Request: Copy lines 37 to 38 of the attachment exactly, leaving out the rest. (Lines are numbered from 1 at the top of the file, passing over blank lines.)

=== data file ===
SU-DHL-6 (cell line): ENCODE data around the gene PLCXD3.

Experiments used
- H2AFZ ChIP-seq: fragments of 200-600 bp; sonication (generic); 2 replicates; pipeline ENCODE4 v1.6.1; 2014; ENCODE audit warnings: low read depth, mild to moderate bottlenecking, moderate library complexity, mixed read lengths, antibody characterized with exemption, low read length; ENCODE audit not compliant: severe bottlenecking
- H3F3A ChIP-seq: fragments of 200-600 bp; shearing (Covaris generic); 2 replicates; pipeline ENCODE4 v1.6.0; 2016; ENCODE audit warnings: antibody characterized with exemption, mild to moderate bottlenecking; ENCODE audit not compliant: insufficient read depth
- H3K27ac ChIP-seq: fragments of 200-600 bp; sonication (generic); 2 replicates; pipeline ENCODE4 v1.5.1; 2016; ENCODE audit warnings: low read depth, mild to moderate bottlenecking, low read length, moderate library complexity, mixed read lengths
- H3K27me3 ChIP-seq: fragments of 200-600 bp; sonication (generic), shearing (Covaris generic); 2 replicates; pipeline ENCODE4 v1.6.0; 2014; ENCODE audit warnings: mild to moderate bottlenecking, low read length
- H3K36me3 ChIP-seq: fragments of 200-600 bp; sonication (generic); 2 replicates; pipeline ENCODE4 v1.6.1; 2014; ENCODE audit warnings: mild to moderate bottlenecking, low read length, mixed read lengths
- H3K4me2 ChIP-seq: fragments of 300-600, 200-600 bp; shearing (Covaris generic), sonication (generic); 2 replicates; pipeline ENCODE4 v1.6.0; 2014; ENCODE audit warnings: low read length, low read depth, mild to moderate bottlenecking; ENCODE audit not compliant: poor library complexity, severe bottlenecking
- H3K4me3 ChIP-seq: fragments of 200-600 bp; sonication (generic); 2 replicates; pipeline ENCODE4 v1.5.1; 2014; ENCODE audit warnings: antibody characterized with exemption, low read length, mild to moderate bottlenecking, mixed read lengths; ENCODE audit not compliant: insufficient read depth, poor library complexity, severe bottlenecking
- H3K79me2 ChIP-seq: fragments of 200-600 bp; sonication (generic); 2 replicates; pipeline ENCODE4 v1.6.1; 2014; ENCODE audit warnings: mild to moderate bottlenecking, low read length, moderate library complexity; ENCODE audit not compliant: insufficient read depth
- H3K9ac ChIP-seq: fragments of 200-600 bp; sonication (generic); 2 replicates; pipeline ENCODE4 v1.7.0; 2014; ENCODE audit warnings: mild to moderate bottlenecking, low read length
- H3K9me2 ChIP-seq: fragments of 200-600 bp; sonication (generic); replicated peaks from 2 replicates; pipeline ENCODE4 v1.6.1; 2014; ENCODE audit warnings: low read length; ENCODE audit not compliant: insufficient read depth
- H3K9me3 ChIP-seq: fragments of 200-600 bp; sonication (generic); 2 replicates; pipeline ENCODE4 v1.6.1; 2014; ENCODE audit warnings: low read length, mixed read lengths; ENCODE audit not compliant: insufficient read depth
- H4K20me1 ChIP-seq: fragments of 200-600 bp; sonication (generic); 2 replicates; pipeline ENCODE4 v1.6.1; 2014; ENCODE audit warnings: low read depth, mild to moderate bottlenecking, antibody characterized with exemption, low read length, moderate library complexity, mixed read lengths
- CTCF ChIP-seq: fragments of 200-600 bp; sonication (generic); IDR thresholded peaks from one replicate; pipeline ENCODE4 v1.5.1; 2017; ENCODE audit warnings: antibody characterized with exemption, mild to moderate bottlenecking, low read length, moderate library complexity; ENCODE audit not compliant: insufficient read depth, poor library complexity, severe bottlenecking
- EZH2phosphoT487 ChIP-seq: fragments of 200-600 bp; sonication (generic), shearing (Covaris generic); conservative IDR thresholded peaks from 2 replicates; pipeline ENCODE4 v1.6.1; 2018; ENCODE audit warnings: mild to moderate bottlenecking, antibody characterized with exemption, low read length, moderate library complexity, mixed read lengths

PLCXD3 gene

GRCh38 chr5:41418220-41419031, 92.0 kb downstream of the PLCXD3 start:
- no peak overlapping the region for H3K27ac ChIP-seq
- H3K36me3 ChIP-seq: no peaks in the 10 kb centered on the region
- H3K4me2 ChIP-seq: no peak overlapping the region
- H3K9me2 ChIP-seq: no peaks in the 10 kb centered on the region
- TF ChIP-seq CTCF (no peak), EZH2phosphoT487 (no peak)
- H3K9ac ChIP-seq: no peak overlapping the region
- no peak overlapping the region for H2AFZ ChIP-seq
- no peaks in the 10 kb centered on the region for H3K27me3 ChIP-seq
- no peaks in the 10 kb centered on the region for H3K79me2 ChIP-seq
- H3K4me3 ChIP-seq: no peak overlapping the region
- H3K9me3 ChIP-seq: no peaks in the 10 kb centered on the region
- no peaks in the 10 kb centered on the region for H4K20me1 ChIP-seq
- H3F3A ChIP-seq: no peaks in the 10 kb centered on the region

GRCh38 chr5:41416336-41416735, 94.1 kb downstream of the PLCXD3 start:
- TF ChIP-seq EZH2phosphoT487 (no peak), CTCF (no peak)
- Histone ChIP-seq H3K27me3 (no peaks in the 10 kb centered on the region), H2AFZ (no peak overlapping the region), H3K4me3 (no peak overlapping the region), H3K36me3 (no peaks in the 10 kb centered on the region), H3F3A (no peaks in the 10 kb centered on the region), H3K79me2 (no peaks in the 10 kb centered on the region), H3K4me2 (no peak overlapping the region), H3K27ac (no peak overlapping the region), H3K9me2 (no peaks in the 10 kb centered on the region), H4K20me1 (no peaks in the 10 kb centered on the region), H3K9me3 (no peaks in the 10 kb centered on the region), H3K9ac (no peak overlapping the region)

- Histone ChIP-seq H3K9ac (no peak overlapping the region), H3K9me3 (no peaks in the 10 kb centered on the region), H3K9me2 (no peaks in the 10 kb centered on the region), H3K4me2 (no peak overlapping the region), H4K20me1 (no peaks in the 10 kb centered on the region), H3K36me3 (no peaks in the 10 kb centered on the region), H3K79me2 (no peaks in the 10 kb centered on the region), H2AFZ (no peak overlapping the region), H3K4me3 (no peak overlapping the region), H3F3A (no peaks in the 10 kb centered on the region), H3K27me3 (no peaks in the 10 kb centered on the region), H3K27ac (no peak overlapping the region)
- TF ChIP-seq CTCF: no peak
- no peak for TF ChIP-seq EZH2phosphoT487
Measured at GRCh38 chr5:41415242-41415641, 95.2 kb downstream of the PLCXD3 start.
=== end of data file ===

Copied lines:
- no peak for TF ChIP-seq EZH2phosphoT487
Measured at GRCh38 chr5:41415242-41415641, 95.2 kb downstream of the PLCXD3 start.